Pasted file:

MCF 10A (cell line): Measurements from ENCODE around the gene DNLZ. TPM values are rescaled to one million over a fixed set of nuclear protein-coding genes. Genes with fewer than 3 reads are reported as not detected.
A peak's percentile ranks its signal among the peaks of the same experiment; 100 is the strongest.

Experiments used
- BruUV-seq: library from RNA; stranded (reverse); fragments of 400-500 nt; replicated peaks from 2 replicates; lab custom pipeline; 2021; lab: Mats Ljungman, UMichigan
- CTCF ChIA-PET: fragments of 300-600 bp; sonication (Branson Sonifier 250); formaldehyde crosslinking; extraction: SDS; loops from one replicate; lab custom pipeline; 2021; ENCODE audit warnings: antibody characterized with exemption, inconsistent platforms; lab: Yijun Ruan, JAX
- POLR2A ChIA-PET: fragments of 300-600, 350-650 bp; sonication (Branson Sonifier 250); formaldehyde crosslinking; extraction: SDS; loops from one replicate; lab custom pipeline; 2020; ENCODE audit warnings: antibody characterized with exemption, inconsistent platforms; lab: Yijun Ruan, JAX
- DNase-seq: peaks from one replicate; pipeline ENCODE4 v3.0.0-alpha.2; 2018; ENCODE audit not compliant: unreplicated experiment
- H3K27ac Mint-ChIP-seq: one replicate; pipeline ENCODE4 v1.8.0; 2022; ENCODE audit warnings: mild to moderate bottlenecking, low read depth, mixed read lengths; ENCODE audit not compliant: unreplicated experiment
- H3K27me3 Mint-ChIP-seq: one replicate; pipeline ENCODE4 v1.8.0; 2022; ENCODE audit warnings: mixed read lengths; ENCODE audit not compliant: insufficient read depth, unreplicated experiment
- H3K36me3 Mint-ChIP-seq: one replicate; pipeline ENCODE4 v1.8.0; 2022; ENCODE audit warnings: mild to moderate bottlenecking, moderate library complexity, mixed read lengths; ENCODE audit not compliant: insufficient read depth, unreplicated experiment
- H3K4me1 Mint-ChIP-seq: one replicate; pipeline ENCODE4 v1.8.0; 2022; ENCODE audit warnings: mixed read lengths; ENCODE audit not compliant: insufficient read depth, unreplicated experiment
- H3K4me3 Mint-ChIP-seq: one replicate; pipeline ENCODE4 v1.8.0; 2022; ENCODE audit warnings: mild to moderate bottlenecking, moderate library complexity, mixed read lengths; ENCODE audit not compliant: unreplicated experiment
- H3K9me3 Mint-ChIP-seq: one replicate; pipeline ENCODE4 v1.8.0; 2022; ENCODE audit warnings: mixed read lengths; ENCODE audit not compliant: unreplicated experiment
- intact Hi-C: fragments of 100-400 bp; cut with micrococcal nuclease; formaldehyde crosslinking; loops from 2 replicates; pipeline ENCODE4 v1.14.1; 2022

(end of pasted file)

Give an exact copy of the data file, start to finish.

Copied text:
MCF 10A (cell line): Measurements from ENCODE around the gene DNLZ. TPM values are rescaled to one million over a fixed set of nuclear protein-coding genes. Genes with fewer than 3 reads are reported as not detected.
A peak's percentile ranks its signal among the peaks of the same experiment; 100 is the strongest.

Experiments used
- BruUV-seq: library from RNA; stranded (reverse); fragments of 400-500 nt; replicated peaks from 2 replicates; lab custom pipeline; 2021; lab: Mats Ljungman, UMichigan
- CTCF ChIA-PET: fragments of 300-600 bp; sonication (Branson Sonifier 250); formaldehyde crosslinking; extraction: SDS; loops from one replicate; lab custom pipeline; 2021; ENCODE audit warnings: antibody characterized with exemption, inconsistent platforms; lab: Yijun Ruan, JAX
- POLR2A ChIA-PET: fragments of 300-600, 350-650 bp; sonication (Branson Sonifier 250); formaldehyde crosslinking; extraction: SDS; loops from one replicate; lab custom pipeline; 2020; ENCODE audit warnings: antibody characterized with exemption, inconsistent platforms; lab: Yijun Ruan, JAX
- DNase-seq: peaks from one replicate; pipeline ENCODE4 v3.0.0-alpha.2; 2018; ENCODE audit not compliant: unreplicated experiment
- H3K27ac Mint-ChIP-seq: one replicate; pipeline ENCODE4 v1.8.0; 2022; ENCODE audit warnings: mild to moderate bottlenecking, low read depth, mixed read lengths; ENCODE audit not compliant: unreplicated experiment
- H3K27me3 Mint-ChIP-seq: one replicate; pipeline ENCODE4 v1.8.0; 2022; ENCODE audit warnings: mixed read lengths; ENCODE audit not compliant: insufficient read depth, unreplicated experiment
- H3K36me3 Mint-ChIP-seq: one replicate; pipeline ENCODE4 v1.8.0; 2022; ENCODE audit warnings: mild to moderate bottlenecking, moderate library complexity, mixed read lengths; ENCODE audit not compliant: insufficient read depth, unreplicated experiment
- H3K4me1 Mint-ChIP-seq: one replicate; pipeline ENCODE4 v1.8.0; 2022; ENCODE audit warnings: mixed read lengths; ENCODE audit not compliant: insufficient read depth, unreplicated experiment
- H3K4me3 Mint-ChIP-seq: one replicate; pipeline ENCODE4 v1.8.0; 2022; ENCODE audit warnings: mild to moderate bottlenecking, moderate library complexity, mixed read lengths; ENCODE audit not compliant: unreplicated experiment
- H3K9me3 Mint-ChIP-seq: one replicate; pipeline ENCODE4 v1.8.0; 2022; ENCODE audit warnings: mixed read lengths; ENCODE audit not compliant: unreplicated experiment
- intact Hi-C: fragments of 100-400 bp; cut with micrococcal nuclease; formaldehyde crosslinking; loops from 2 replicates; pipeline ENCODE4 v1.14.1; 2022